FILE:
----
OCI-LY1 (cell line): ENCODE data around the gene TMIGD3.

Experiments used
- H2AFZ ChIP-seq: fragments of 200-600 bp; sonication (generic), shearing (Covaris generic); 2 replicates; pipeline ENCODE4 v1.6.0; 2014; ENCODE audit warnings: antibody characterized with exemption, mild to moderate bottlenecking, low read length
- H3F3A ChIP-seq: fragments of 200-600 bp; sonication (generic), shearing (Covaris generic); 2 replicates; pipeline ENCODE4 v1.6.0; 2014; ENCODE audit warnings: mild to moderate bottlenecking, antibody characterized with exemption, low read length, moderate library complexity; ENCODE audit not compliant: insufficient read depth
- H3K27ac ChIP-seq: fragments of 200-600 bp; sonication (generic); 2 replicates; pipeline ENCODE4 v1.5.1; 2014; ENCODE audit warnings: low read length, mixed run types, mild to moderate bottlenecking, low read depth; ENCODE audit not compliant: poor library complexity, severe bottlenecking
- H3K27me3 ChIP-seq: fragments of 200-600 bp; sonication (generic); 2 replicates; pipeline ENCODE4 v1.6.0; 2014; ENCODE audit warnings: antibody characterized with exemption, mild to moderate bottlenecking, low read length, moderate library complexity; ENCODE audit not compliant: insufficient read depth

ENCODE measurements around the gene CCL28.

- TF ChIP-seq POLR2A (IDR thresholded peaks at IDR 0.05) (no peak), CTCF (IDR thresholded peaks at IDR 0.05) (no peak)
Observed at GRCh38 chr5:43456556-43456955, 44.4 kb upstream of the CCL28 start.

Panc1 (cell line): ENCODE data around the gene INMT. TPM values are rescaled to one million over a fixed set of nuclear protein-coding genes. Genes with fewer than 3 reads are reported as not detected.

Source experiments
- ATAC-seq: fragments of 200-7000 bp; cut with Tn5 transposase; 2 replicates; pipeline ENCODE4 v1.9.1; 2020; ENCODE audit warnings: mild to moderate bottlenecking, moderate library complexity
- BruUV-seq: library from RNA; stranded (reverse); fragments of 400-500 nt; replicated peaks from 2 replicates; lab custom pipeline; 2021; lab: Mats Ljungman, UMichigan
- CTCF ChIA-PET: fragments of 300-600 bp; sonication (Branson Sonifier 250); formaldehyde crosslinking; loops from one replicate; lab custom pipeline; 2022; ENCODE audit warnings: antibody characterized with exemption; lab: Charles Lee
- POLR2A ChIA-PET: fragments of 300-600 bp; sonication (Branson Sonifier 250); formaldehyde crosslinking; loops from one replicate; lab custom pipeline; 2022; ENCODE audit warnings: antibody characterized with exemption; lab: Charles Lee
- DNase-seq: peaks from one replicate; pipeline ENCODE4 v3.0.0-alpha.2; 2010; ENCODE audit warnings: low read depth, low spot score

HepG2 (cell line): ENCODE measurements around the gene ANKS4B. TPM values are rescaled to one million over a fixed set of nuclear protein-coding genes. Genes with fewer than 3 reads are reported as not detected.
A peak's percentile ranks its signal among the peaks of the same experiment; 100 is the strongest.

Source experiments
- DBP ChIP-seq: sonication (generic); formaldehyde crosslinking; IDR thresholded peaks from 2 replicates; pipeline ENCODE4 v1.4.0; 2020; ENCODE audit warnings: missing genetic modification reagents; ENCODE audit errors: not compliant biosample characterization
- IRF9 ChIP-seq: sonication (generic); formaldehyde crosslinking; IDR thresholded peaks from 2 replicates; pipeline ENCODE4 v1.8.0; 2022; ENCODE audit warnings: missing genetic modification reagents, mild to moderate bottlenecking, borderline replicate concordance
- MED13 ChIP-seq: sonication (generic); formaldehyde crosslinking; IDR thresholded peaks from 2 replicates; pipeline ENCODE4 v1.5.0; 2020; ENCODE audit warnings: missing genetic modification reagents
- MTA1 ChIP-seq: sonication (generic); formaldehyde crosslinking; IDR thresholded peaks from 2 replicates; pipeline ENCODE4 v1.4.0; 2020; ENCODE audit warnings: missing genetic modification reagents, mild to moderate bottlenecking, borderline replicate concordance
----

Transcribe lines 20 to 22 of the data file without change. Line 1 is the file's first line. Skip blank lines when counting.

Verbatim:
- DBP ChIP-seq: sonication (generic); formaldehyde crosslinking; IDR thresholded peaks from 2 replicates; pipeline ENCODE4 v1.4.0; 2020; ENCODE audit warnings: missing genetic modification reagents; ENCODE audit errors: not compliant biosample characterization
- IRF9 ChIP-seq: sonication (generic); formaldehyde crosslinking; IDR thresholded peaks from 2 replicates; pipeline ENCODE4 v1.8.0; 2022; ENCODE audit warnings: missing genetic modification reagents, mild to moderate bottlenecking, borderline replicate concordance
- MED13 ChIP-seq: sonication (generic); formaldehyde crosslinking; IDR thresholded peaks from 2 replicates; pipeline ENCODE4 v1.5.0; 2020; ENCODE audit warnings: missing genetic modification reagents